The results reveal that there are definite trends in consumer shopping behavior related to different media and different products or services.

Heat Map

Source: LSA 2015 Local Media Tracking Study conducted by Burke

Even though search engines dominated with a shade of green across almost every category, there was still a wide range of use depending on category with an up to 50% response variance.

The top business categories, with 80% or more of searchers using search engines, were employment agencies with 84%, cellular service with 81%, and health clubs at 80%. On the other hand, only 34% of taxi searches used search engines.

There often was an inverse relationship between search engines and directory listings, as 78% of taxi searches used PYP/IYP/WP (print yellow pages, Internet yellow pages and white pages).

Combined PYP/IYP/WP performed particularly well in residential home services such as electrical contractors at 64%, plumbing contractors at 61%, and appliance repair at 61%. Surprisingly, they also outperformed search engines in professional services such as attorneys at 67% and physicians at 56%.

Some highlights from other media include the following:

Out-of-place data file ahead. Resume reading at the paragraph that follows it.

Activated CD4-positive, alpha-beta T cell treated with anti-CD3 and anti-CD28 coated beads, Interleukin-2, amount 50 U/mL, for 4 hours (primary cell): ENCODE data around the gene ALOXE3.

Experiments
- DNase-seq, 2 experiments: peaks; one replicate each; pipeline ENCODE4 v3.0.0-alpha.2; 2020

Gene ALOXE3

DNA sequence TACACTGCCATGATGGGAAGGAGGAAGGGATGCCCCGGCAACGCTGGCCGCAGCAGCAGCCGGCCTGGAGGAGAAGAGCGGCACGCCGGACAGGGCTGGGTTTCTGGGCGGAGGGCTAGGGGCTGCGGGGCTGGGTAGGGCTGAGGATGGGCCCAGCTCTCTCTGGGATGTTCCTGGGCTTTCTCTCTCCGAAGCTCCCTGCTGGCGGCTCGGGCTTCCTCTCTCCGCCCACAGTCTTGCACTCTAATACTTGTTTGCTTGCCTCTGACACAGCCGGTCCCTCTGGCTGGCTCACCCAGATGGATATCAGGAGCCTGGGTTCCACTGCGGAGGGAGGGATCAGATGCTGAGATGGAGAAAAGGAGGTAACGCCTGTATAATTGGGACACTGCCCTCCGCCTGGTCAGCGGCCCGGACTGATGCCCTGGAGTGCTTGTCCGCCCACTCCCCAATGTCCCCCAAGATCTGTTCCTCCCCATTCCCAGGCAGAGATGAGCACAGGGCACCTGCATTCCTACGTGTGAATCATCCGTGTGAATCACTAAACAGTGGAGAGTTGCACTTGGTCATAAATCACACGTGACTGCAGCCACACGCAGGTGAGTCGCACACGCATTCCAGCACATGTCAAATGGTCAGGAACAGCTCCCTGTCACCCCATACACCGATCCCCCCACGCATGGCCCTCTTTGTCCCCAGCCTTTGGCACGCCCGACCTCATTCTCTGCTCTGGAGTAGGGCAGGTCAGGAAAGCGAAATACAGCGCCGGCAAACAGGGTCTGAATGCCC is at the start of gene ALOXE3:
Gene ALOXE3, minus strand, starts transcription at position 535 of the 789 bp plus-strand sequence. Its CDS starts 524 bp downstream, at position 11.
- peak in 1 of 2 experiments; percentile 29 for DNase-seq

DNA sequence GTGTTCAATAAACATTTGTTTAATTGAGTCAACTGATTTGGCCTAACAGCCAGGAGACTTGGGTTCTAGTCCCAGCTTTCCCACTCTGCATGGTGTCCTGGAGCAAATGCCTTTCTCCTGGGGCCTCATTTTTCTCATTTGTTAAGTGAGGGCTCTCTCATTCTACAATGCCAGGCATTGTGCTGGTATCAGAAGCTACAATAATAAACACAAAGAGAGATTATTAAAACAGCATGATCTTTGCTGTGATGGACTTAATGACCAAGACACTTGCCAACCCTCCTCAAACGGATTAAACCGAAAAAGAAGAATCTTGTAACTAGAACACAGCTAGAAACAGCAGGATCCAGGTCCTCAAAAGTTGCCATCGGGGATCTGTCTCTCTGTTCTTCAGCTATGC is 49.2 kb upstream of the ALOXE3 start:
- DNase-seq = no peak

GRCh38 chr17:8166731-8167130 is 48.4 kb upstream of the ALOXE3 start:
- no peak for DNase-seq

• Store circulars, coupons and email promotions were strongest at retail stores such as supermarkets at 59%, craft stores at 44%, and clothing at 41%.
  • Daily deals were strong in massage services at 43%, health clubs at 36%, and travel agencies at 29% — perhaps those services that consumers want to sample before committing more to.
  • Newspapers and magazines were strongest in apartments at 39% and employment agencies at 35%, both strong traditional classified ad categories.
  • Online review sites did well with painting contractors at 28%, restaurants at 26% and nail salons and pet groomers at 24%.
  • Social media’s best categories were employment agencies at 27% and hot tubs at 26%.


It is important for SMBs to engage in cross-media marketing strategies to capture a diverse audience in different stages of the path to purchase. But with the explosion in number of media outlets being utilized by consumers today, the marketplace is increasingly fragmented, and reaching consumers across all media channels is a daunting task.

Targeting the right consumers will make marketing more efficient, increase return and help generate the sufficient audience volume. There are a number of ways that can help: developing an effective mobile strategy, using geo-location to target consumers, and per the above, using the best performing media outlets for particular business categories.

While individual results will vary, there are definite trends in different media performing better in certain business categories. Marketers can help SMBs identify those top media channels that provide better performance based on the type of business and design for them an effective cross-media marketing strategy.

Opinions expressed in this article are those of the guest author and not necessarily Search Engine Land. Staff authors are listed here.